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Today, the U.S. Department of Energy (DOE) Office of Fossil Energy (FE) announced plans to make more than $7 million in Federal funding available for cost-shared research and development to support the design, validation, and fabrication of a prototype carbon-based building. Funding opportunity announcement (FOA) DE-FOA-0002438, Design, R&D, Validation, and Fabrication of a Prototype Carbon-Based Building, seeks to solicit and competitively award research and development to validate carbon-based materials suitable for construction purposes. The FOA will include a single topic area that will focus on the design and build of a partial structure using carbon-based building materials.
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The U.S. Department of Energy’s (DOE’s) Office of Fossil Energy (FE) has announced up to $5 million in federally funded financial assistance for research and development projects under the funding opportunity announcement (FOA) DE-FOA-0002398, University Training and Research for Fossil Energy Applications. This funding opportunity will encompass two separate University programs, each with its own requirements and each with specific eligibility requirements. The two programs are University Coal Research (UCR) Program and Historically Black Colleges and Universities and Other Minority Institutions (HBCU-OMI) Program.
energy conversion
Innovative and reliable energy conversion systems are at the heart of America’s evolving energy infrastructure. They allow for the production of power, fuels and chemicals from both fossil fuels and renewable sources to provide the electricity that powers nearly every aspect of our daily lives. NETL’s role in advancing these systems ranges from designing novel experimental modeling tools to testing more efficient solutions to generating power and materials in ways that reduce environmental impact. In 2020, these advancements helped reduce time, cost and technical risk while enabling efficient operation to drive the energy systems of the future.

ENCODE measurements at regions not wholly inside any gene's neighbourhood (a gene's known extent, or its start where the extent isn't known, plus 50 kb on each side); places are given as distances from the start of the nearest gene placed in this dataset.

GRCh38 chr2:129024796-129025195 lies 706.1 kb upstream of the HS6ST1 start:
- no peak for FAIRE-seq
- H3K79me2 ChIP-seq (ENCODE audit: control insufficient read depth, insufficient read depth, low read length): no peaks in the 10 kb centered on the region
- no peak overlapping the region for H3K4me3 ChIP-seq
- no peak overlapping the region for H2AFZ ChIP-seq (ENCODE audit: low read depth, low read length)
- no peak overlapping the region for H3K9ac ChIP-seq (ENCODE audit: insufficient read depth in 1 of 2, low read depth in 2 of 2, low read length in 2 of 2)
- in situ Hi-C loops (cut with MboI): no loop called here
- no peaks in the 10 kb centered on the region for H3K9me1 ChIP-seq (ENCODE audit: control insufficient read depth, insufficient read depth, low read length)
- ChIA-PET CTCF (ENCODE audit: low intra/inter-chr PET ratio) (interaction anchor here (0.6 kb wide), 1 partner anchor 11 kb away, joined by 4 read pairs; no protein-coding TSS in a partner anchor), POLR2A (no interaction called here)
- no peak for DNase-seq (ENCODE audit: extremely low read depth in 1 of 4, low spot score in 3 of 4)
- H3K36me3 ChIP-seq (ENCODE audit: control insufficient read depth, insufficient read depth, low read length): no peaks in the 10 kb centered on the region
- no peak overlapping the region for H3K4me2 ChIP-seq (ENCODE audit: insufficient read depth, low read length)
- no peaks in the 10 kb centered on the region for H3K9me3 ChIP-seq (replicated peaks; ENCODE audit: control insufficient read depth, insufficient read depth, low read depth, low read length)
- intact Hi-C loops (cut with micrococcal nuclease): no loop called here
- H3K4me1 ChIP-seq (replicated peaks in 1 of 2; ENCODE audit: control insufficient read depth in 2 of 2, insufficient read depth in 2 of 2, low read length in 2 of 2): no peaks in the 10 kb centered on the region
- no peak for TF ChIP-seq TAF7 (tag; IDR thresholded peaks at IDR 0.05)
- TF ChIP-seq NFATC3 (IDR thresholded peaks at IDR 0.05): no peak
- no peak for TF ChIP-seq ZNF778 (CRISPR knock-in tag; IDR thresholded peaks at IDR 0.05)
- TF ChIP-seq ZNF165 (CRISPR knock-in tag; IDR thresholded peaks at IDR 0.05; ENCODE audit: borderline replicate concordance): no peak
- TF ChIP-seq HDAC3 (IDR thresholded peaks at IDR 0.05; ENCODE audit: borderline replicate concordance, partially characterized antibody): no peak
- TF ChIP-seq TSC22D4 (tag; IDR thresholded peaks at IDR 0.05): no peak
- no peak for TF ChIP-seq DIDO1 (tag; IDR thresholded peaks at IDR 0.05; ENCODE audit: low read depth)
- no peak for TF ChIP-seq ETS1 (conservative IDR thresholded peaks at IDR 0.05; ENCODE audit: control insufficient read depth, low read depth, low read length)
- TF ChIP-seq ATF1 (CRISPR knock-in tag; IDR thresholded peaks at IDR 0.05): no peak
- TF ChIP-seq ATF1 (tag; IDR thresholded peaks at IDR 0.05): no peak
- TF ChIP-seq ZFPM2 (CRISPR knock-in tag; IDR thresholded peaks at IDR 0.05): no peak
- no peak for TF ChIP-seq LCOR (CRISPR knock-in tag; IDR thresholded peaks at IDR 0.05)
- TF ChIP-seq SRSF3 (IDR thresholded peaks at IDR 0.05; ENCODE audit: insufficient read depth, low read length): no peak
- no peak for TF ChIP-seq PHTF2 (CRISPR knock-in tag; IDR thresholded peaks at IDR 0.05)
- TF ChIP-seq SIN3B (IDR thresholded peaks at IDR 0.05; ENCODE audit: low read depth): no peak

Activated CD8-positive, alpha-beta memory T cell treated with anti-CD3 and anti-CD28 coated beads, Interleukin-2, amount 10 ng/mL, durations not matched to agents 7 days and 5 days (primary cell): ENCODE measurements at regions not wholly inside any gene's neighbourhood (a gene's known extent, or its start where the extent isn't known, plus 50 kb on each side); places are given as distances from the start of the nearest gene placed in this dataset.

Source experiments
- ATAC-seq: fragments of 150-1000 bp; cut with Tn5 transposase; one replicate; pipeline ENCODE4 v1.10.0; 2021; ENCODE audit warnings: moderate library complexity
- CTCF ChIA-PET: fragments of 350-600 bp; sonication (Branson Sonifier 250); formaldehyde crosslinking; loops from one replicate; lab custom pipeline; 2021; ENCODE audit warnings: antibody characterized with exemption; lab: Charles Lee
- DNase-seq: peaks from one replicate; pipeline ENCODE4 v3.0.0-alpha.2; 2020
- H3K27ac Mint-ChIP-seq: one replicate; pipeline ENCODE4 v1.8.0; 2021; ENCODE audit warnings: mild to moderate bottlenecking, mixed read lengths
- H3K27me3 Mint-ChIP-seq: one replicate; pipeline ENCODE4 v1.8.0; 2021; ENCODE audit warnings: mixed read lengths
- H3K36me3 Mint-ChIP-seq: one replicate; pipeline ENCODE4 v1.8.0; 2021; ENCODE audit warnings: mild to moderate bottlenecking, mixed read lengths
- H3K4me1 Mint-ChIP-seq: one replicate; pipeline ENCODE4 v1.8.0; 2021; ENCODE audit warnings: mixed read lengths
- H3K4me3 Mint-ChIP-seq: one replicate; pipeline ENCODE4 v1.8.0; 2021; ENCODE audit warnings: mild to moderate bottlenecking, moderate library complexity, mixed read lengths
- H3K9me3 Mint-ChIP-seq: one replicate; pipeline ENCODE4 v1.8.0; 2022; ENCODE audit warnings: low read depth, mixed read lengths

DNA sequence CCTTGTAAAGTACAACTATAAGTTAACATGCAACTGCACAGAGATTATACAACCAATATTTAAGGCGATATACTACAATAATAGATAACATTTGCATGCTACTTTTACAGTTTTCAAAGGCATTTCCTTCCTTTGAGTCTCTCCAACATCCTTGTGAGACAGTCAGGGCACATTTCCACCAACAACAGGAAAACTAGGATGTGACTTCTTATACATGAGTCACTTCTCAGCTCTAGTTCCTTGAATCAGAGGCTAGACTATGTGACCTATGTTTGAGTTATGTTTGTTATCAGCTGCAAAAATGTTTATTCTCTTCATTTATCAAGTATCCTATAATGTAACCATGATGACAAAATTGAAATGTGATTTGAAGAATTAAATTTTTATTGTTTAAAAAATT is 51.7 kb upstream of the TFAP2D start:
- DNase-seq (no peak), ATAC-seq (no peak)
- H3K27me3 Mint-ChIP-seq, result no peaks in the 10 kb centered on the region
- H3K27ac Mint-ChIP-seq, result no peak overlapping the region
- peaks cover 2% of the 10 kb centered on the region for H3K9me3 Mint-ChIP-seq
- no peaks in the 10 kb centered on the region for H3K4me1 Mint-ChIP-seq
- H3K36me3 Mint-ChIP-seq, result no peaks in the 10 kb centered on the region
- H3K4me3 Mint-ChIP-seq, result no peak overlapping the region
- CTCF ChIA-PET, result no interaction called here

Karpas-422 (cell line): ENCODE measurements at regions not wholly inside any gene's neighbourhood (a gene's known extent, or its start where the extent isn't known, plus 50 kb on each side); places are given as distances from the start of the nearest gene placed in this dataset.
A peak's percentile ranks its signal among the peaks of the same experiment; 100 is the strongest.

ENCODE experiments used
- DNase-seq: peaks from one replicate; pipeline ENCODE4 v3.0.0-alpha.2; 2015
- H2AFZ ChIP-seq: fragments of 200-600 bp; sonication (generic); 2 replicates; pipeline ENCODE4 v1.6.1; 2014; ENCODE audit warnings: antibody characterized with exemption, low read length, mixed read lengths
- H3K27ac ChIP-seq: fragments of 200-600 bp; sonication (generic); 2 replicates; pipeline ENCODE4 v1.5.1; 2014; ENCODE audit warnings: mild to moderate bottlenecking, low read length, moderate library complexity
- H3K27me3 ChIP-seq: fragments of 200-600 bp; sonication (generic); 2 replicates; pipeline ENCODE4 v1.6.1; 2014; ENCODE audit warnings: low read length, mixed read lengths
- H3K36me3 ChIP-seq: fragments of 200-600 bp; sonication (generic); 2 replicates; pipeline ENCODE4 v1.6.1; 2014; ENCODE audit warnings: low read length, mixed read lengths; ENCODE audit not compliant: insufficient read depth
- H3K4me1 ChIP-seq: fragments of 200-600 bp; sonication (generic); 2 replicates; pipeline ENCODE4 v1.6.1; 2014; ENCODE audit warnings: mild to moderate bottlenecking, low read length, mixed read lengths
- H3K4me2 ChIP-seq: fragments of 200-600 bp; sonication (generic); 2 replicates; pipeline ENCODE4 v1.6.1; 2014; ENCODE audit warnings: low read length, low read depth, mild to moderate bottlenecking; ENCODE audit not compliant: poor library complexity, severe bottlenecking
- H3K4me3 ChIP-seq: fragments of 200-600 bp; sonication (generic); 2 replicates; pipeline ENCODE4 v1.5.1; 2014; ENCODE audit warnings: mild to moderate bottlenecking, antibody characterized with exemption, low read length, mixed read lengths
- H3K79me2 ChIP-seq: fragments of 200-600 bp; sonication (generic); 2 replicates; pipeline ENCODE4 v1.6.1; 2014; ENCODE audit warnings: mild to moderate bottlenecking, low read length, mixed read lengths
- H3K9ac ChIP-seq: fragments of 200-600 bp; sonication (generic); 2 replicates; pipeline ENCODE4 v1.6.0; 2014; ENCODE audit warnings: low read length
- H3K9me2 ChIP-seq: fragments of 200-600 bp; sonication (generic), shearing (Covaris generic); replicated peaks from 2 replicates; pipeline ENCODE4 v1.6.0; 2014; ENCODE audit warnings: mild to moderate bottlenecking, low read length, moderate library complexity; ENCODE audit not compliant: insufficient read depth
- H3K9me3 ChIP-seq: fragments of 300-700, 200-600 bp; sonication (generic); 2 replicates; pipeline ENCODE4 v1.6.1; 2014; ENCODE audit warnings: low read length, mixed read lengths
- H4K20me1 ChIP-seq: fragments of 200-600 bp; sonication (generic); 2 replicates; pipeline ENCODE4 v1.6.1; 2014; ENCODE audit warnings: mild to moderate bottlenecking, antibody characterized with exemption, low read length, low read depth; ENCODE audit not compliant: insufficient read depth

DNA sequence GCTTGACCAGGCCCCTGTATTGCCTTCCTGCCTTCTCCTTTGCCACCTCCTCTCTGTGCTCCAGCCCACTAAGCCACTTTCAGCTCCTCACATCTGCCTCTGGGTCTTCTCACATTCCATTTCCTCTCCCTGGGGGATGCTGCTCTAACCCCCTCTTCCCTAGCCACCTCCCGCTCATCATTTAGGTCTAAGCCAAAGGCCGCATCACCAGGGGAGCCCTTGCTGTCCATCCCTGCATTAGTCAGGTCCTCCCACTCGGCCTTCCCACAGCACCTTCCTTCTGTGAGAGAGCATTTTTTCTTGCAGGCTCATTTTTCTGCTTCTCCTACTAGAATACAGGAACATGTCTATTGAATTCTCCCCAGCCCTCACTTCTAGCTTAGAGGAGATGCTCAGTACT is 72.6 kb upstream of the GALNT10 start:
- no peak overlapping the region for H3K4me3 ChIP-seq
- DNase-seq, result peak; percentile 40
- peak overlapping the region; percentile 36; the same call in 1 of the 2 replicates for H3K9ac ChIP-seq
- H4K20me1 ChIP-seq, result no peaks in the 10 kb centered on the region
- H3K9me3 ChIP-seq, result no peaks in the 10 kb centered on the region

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The U.S. Department of Energy’s (DOE) Office of Fossil Energy (FE) and the National Energy Technology Laboratory (NETL) have announced $3.3 million in Federal funding for cost-shared research and development projects under the Funding Opportunity Announcement (FOA) DE-FOA-0002399, Water Management for Thermal Power Generation. The FOA seeks to support the design, construction, and operation of engineering-scale prototypes of water treatment technologies for the nation’s existing and future fleet of thermoelectric power plants. It is envisioned that fossil asset owners or operators and technology developers will collaborate and advance near-term water treatment solutions that can be commercially deployed.
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The U.S. Department of Energy’s (DOE) Office of Fossil Energy (FE) and NETL has selected 14 projects to receive $8.7 million in Federal funding for cost-shared research and development under Funding Opportunity Announcement (FOA) DE-FOA-0002185, Coal-Derived Materials for Building, Infrastructure, and Other Applications, with the goal of fostering new uses for domestic coal resources. The National Energy Technology Laboratory (NETL) will manage the projects, which will support the Lab’s Advanced Coal Processing Technologies Program. The program is focused on improving coal feedstock for power production and steel-making, producing high-value solid products from coal, and alternative technologies to produce high-performance carbon material from coal.
Novel Hybrid Energy System
Future novel hybrid energy systems could lead to paradigm shifts in clean energy production, according to a paper published last week in Joule. Researchers from the U.S. Department of Energy’s (DOE’s) three applied energy laboratories — Idaho National Laboratory (INL), the National Renewable Energy Laboratory (NREL) and the National Energy Technology Laboratory (NETL) — co‑authored the paper describing such integrated energy systems. Their effort outlines novel concepts to simultaneously leverage diverse energy generators — including renewable, nuclear, and fossil with carbon capture — to provide power, heat, mobility and other energy services. The historic collaboration between the nation’s Nuclear Energy, Renewable Energy and Fossil Energy labs aims to address a grand national challenge from an objective, holistic perspective.